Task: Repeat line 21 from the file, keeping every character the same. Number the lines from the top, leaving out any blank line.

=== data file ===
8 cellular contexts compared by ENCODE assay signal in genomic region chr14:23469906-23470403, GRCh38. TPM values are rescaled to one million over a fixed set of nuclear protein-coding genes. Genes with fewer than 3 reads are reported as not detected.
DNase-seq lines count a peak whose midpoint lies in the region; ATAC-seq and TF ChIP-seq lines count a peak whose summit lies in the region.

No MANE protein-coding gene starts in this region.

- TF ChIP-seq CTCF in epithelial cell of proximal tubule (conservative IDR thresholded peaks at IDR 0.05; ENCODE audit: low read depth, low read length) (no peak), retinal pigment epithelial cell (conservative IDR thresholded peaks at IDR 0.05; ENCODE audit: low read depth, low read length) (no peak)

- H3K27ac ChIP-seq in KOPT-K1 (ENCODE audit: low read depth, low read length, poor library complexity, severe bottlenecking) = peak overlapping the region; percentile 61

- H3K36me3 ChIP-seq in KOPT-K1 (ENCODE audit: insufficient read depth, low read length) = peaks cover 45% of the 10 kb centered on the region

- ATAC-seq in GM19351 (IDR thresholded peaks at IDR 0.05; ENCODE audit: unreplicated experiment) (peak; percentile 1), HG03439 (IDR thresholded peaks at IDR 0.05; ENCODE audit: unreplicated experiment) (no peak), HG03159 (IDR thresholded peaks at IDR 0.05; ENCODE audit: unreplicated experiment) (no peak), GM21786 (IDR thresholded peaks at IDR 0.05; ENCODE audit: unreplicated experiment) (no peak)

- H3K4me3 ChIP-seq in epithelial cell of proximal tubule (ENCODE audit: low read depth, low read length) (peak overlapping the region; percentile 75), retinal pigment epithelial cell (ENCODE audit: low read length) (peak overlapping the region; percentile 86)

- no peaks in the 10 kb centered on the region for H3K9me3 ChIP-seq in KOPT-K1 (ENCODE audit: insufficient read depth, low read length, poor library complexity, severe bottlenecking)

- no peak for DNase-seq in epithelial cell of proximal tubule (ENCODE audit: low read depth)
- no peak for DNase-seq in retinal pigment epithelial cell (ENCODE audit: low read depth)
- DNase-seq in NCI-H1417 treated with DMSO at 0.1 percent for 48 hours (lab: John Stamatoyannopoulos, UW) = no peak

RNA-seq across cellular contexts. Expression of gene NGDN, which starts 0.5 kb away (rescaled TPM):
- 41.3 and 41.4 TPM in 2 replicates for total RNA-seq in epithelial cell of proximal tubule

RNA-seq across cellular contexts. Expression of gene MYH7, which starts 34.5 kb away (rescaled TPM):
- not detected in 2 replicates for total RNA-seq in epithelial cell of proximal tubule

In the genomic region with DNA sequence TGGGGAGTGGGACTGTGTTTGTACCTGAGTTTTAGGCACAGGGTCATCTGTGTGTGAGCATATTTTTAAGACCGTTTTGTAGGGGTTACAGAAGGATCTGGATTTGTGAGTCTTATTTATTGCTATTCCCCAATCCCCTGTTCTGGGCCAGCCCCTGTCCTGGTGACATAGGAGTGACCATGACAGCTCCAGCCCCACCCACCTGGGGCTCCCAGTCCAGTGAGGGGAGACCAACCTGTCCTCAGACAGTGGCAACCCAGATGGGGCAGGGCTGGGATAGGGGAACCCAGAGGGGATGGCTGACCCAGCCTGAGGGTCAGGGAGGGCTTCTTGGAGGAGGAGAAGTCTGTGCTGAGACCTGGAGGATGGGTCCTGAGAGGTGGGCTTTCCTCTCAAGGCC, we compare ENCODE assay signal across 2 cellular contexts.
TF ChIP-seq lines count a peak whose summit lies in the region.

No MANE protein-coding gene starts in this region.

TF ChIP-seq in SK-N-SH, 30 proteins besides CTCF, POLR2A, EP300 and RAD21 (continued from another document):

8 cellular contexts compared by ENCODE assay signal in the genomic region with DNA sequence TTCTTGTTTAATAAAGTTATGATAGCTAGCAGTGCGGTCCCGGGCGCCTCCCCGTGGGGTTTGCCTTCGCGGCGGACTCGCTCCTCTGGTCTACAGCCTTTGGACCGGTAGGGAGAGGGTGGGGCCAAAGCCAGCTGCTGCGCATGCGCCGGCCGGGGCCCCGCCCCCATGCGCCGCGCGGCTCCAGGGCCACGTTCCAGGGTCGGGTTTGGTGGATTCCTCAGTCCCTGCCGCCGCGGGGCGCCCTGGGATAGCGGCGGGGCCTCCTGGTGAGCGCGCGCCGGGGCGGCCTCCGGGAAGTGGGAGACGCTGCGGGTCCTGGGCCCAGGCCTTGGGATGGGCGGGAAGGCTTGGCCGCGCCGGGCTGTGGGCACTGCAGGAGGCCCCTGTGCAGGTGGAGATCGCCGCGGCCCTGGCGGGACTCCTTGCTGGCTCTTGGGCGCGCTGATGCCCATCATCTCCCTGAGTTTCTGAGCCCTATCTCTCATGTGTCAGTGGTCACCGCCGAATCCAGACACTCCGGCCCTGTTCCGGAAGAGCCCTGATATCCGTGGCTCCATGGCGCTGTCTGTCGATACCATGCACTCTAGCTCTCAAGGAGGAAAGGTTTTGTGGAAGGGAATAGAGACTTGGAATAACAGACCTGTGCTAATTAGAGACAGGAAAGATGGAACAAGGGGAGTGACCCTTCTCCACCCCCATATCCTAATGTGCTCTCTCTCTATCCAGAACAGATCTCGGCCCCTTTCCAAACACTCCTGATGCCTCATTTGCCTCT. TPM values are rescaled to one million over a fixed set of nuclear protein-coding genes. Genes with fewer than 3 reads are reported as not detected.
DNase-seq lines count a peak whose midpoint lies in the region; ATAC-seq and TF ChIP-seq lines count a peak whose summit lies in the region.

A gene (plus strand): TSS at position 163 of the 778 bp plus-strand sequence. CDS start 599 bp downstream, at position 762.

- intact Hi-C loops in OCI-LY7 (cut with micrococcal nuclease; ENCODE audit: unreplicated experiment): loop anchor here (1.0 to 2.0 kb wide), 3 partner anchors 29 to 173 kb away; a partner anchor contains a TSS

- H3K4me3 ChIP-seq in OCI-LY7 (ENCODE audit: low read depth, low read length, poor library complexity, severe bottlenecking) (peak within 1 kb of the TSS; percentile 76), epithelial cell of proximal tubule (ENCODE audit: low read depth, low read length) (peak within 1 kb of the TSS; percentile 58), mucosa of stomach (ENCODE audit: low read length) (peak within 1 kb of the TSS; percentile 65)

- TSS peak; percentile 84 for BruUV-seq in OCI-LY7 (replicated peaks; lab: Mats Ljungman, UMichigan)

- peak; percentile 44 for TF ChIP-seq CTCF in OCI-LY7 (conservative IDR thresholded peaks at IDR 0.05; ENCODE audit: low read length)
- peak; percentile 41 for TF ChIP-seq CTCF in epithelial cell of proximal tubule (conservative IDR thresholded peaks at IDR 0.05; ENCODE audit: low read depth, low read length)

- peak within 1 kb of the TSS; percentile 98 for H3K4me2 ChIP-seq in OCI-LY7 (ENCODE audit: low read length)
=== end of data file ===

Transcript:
8 cellular contexts compared by ENCODE assay signal in the genomic region with DNA sequence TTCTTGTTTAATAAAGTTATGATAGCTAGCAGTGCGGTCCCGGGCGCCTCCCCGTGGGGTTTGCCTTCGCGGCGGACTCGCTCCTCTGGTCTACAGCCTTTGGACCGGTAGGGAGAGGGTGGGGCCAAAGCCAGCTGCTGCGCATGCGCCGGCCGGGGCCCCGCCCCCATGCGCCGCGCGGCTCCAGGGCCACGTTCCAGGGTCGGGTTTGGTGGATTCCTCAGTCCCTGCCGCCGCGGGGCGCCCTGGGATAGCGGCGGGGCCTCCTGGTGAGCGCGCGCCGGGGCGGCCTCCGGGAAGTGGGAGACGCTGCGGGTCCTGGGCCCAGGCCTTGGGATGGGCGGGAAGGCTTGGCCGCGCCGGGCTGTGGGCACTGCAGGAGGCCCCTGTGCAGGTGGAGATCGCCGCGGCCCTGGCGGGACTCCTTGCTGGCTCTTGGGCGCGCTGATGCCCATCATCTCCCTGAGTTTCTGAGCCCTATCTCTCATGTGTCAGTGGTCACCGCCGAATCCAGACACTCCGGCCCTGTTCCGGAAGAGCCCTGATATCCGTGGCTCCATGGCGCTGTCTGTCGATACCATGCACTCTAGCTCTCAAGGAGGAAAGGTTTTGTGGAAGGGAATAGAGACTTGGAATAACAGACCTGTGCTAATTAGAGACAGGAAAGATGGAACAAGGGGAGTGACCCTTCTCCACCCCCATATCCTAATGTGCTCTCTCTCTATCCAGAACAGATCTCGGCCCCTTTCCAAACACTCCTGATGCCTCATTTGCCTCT. TPM values are rescaled to one million over a fixed set of nuclear protein-coding genes. Genes with fewer than 3 reads are reported as not detected.